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How to Count XML Nodes in PostgreSQL 9.1

Recently I was given a task which involved counting, with a single SQL query, all tables in each model version of Vertabelo. Vertabelo internally stores each model version as an XML file (download a sample XML file). So my task was to count all XML nodes satisfying a certain XPATH expression. Vertabelo runs on PostgreSQL 9.1, so PostgreSQL 9.1 tools were all I could use.

To begin at the end, the final query looks like this:

select id, coalesce(
             array_length(
               xpath(
                 '/DatabaseModel/Tables/Table', 			
                 xmlparse(content 
                   convert_from(
                     loread(lo_open(model_xml, 262144), 10000000),
                     'UTF-8'))),
	             1), 
             0) as table_count
from model;

Nice, isn’t it? And kind of complicated for such a simple task. Here is how I came up with the query.

A greatly simplified Vertabelo database schema looks like this.




In the table model there is a primary key id and a column model_xml which stores XML files with the model definition. The model_xml column type is OID.

There are two parts in the query: the part which handles XML and the part which handles OIDs.

XML: how to use XPATH in PostgreSQL

The XML part of the query is this:

select coalesce(array_length(xpath('/DatabaseModel/Tables/Table', 		
         xmlparse(content XML_AS_TEXT_HERE)),
	       1), 0) as table_count
from model;

We’ll read the query inside-out.

The xpath function

The essence of the query is the function xpath:

xpath(xpath_exp, xml)

The function takes an XPATH expression and an XML value and evaluates the expression against the XML value. The XPATH expression is given as text. We’ll return to the XPATH expression in a minute. The xml value has to be given as an expression of type XML.

Parse XML with xmlparse

To convert a string expression into XML you can use the xmlparse function:

  • xmlparse(content STRING) parse a chunk of XML
  • xmlparse(document STRING) parse document XML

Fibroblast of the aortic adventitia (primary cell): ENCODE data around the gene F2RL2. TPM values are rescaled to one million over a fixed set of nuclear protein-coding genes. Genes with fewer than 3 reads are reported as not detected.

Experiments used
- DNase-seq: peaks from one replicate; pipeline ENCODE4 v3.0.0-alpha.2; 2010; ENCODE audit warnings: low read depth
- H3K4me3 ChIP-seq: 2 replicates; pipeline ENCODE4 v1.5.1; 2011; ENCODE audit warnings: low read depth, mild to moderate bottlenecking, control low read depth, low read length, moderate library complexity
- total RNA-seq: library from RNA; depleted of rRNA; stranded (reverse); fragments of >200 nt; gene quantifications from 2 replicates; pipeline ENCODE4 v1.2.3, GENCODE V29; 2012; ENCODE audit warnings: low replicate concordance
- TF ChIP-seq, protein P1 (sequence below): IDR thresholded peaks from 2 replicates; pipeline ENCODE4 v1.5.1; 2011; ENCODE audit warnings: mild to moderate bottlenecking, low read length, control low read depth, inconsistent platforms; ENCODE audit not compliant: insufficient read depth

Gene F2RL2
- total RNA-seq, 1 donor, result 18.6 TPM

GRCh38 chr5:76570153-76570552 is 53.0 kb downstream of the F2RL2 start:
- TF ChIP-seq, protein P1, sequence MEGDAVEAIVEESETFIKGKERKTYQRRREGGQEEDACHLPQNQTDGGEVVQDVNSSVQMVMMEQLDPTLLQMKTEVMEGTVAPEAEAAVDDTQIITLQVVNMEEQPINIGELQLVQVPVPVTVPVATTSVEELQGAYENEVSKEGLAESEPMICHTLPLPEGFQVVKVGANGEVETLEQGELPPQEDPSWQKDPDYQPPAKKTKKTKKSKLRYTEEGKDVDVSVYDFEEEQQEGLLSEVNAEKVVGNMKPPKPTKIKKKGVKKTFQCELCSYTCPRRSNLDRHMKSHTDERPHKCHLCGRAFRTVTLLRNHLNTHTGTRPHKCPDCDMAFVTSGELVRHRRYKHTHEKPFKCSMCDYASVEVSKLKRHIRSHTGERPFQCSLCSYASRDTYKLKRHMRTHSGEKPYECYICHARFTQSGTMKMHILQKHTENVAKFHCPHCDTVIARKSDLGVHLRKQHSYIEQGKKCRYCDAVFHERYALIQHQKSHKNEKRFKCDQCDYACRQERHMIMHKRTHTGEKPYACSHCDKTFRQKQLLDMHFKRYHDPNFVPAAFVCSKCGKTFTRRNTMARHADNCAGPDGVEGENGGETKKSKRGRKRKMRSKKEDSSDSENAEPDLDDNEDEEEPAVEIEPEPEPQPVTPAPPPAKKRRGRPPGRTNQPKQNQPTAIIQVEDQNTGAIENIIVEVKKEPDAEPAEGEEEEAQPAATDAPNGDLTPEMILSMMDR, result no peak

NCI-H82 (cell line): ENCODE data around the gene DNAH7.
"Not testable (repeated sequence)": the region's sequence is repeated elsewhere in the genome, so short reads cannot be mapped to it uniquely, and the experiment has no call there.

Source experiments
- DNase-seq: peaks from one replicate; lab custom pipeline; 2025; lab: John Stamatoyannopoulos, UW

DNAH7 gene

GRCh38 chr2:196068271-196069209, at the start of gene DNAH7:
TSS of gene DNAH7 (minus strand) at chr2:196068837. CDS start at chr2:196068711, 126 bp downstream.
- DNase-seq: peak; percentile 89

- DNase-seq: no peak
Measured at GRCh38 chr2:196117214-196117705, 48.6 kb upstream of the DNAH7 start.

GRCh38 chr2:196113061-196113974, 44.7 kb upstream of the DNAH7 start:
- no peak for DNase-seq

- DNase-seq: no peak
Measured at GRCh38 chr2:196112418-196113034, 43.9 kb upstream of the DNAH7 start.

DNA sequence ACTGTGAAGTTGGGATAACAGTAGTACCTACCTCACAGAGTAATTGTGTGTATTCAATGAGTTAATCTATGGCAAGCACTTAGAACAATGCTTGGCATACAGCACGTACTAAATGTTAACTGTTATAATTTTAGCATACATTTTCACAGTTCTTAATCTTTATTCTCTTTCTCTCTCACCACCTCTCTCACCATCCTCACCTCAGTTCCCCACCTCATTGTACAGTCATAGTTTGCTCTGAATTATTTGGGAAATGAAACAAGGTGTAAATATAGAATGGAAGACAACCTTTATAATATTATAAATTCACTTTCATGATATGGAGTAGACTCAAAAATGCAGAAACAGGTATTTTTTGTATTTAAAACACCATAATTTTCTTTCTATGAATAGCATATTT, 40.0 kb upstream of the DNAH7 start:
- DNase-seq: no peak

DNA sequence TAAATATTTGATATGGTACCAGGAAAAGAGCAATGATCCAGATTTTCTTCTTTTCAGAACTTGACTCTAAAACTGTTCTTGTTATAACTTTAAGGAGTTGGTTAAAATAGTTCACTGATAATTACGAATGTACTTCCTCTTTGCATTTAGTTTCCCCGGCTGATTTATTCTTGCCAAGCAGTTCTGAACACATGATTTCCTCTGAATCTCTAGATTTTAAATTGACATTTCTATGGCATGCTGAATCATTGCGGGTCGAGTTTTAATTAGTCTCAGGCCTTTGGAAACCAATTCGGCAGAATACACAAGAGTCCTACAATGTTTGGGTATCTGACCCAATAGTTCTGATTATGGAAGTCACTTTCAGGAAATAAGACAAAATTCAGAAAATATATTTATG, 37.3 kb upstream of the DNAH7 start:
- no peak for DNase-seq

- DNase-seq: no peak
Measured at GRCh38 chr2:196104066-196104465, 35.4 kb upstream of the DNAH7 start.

I chose the xmlparse(content STRING) variant, but in my case both variants would have worked.

The XPATH expression

Now to the XPATH expression. The Vertabelo XML file looks like this. The inessential parts have been left out.



    ...
    
        purchase
	  ...
        
...

The XPATH expression which selects all Table nodes is like this: /DatabaseModel/Tables/Table. I only wanted to count the nodes so in theory, I could use the XPATH expression count(/DatabaseModel/Tables/Table). However, when you run this query against the PostgreSQL 9.1 database, you’ll get an empty array.

select id, xpath('count(/DatabaseModel/Tables/Table)', 			
        xmlparse(content
          convert_from(
            loread(
              lo_open(model_xml, 262144), 10000000),
              'UTF-8')))
	as table_count
from model;

 id | table_count
----+-------------
 10 | {}

A little bit of Googling and you’ll find out why. Up till version 9.2 (we’re on 9.1, remember?) PostgreSQL has a bug: whenever the XPATH expression returns a scalar value, the database returns an empty array.

Use array_length

What can you do about it? Well, for non-scalar values, the database returns an array. So we can use PostgreSQL’s array_length function to count the nodes. The syntax is like this:

array_length(array, dimension)

where dimension is the dimension of the array you want to measure. Our array is one-dimensional, so we set dimension to 1.

And add coalesce

But... The array_length function returns null if the argument array is null. And we want to get 0. So we have to use coalesce (i.e., if exp is null then x else exp) expression to finish the XML part.

OID: how I convert OID into string

The query would have been easier if the column model_xml were of type XML, or even text. Alas, the database architect has decided that the column would be of type OID. You know how much fun OIDs are in SQL queries. The only purpose of this horrendous expression is to convert OID into text:

convert_from(
	loread(lo_open(model_xml, 262144), 10000000), 'UTF-8'))

And it worked only because my query was a one-off. What’s going on here? Again, we read the query inside-out. The expression

lo_open(model_xml, 262144)

opens the OID file in read-only mode. The magic number 262144 is a flag for the open mode, 40000 in hex, which means “open read-only”.

Then we have the function loread:

loread(fd, len)

The function loread takes a file descriptor (i.e., the value which lo_open returns) and a buffer length and returns a BYTEA value with at most len data read from the file. I have taken the function from a comment on StackOverflow. The suggestion is to use the length 1000000 but the first time I tried it on my data it failed. So, I increased the limit to 10000000 (See? I told you it was a one-off!) and for my data it worked. I wish I knew how to convert it regardless of the size of my data.

From BYTEA to text

One more thing: the loread function returns a value of type BYTEA. But we want to have a text value for xmlparse.

The function to use is convert_from:

convert_from(string bytea, src_encoding name)

The function takes a string as BYTEA value and the text encoding name end converts it into a text with database encoding.

And that’s it. The final query again:

select id, coalesce(
             array_length(
               xpath(
                 '/DatabaseModel/Tables/Table', 			
                 xmlparse(content 
                   convert_from(
                     loread(lo_open(model_xml, 262144), 10000000),
                     'UTF-8'))),
	             1), 
             0) as table_count
from model;

Do you know of a method to convert OID into text which works every time? Do you know a simpler way to count XML nodes in Postgres?

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